Allergy-causing airborne grass pollen concentrations in Brisbane air are now almost three times higher than they were in the 1990s, accompanied by an increase in the frequency and proportion of high-extreme grass pollen days.
Professor Janet Davies, who leads QUT Allergy Research Group in the Centre for Immunology and Infection Control, said her research team took daily ambient grass pollen data from the two available datasets—one from 1994 to 1999 and compared it with that recorded from 2016 to 2000 by her research group, the NHMRC AusPollen Partnership.
“Predicted changes in climate mean it is important to monitor changes over time in allergenic pollen levels and look for drivers of these trends. To our knowledge, this is the first study of airborne pollen level comparison in a subtropical city,” Professor Davies said.
“We have a high rate of allergic rhinitis (19 percent) and asthma (11 percent) in Australia and grass pollen is considered to be one of the major outdoor sources of allergy
“We know from northern hemisphere studies that climate change appears to influence plant phenology, intensity of airborne pollen seasons, pollen production, and allergenicity.”
Professor Davies said both pollen concentration datasets were collected at the Air Quality Monitoring Station in Rocklea, Brisbane.
“In both datasets the pollen season start dates varied between mid-October and mid-December,” she said.
“We found, however, that daily grass pollen concentrations were significantly higher during the 2016-2020 period than the earlier 1990s period and the 2010s pollen data had more than twice the proportion of high-to-extreme pollen concentrations recorded in-season.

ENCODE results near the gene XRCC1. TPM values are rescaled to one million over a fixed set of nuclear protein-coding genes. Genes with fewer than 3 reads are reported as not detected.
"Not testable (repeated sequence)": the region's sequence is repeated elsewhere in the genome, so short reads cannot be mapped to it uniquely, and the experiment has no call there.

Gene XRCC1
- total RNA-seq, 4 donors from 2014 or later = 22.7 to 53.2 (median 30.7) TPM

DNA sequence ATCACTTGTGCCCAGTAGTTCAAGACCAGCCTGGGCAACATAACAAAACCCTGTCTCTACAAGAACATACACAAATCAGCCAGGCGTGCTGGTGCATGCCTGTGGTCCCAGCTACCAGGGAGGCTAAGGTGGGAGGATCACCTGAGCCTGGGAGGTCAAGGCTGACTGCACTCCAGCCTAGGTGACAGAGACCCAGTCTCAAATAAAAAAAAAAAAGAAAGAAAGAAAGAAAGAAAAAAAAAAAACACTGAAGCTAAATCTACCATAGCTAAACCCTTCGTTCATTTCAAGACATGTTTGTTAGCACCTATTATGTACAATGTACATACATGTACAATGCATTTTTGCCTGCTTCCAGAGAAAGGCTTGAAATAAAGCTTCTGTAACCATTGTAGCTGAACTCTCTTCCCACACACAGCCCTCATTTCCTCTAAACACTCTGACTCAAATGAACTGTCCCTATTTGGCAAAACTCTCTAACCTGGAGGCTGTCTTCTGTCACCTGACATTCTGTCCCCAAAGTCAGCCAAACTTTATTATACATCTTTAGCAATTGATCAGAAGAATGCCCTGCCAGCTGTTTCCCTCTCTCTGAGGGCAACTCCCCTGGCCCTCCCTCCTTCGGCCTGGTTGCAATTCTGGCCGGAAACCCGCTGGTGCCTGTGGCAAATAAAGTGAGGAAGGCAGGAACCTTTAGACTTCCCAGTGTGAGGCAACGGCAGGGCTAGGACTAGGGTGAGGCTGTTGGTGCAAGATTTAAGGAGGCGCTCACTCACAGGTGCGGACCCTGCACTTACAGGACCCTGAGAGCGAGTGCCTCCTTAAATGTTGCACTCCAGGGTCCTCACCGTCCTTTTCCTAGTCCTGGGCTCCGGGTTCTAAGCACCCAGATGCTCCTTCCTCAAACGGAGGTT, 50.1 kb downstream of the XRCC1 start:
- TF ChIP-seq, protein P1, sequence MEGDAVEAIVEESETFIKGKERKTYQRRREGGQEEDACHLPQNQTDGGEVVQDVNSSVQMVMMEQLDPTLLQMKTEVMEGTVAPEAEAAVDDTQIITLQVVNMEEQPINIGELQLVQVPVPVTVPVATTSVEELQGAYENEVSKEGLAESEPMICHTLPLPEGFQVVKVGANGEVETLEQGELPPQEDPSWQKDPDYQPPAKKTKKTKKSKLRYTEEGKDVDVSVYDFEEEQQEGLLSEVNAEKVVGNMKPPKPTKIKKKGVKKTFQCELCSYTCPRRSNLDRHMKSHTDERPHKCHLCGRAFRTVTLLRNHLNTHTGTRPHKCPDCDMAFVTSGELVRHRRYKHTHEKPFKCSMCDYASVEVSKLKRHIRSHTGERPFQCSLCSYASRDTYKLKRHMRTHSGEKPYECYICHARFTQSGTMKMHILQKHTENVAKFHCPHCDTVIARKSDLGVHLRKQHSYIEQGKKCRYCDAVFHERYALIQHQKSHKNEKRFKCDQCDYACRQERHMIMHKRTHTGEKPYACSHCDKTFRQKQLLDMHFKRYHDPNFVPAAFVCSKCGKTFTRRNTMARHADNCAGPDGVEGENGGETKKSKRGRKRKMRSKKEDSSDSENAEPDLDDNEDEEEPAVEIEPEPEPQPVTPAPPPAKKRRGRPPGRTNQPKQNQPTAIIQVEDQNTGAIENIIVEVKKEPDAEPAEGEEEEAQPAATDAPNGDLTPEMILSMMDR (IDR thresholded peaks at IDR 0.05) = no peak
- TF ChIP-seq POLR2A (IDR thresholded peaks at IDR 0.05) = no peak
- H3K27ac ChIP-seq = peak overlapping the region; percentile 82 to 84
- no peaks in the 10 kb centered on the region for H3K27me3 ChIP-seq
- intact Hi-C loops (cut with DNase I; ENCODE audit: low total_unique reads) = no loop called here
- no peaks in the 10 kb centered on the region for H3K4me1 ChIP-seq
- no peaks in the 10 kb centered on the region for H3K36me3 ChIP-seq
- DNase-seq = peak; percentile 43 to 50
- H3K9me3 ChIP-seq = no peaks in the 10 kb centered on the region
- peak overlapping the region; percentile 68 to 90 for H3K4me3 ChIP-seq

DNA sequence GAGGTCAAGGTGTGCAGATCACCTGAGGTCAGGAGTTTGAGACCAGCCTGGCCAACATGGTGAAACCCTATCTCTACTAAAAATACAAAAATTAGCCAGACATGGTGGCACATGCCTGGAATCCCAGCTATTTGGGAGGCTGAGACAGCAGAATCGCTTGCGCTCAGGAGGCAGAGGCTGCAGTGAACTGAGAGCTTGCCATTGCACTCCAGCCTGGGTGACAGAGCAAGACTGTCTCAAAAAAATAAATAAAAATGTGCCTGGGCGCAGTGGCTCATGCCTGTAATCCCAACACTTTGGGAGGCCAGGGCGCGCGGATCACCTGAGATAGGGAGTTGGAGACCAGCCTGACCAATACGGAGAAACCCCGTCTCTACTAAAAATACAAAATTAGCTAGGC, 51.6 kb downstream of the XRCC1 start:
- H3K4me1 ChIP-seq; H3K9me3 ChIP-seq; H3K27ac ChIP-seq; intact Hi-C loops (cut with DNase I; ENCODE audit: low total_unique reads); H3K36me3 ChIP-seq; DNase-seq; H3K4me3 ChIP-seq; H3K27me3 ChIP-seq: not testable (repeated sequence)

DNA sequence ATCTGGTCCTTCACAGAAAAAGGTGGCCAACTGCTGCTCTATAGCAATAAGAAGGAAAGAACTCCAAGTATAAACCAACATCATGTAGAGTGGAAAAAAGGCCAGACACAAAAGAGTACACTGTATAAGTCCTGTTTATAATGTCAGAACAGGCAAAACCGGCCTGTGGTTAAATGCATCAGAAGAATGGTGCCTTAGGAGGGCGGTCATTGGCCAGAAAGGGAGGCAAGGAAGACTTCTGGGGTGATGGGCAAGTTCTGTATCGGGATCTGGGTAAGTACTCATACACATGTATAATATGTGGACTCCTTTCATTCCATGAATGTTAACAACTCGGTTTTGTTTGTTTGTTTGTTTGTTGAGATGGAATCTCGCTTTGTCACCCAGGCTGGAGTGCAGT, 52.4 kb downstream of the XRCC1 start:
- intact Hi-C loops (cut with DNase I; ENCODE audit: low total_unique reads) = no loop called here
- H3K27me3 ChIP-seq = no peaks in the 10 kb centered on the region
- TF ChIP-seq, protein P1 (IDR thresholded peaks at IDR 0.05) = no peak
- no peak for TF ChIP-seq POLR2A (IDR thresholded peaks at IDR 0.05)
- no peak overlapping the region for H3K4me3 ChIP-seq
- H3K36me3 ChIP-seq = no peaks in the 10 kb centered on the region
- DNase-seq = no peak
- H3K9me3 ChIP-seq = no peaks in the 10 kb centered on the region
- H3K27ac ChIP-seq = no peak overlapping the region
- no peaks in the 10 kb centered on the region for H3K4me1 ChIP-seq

“We identified statistically significant associations with elevated grass pollen levels and climate factors in the distribution of CO2, satellite-derived seasonal vegetation health indices, and daily maximum temperatures, which could be drivers of the rise in pollen concentration and frequency of high to extreme pollen days.”
The research team took daily meteorological data for both time periods from the Bureau of Meteorology (BOM) station at Archerfield, 2km from the Rocklea site, which gave the researchers the minimum and maximum temperatures and relative humidity, rainfall, and solar radiation.
“We took into account accompanying changes in weather patterns and satellite data on the health and amount of ground vegetation which were correlated with airborne pollen records to look for influencing factors,” Professor Davies said.
“In addition, we correlated this data with baseline CO2 levels from BOM/CSIRO data.
“This study suggests the need for continuous pollen monitoring to track and respond to the possible effects of climate change on grass pollen loads in future.”
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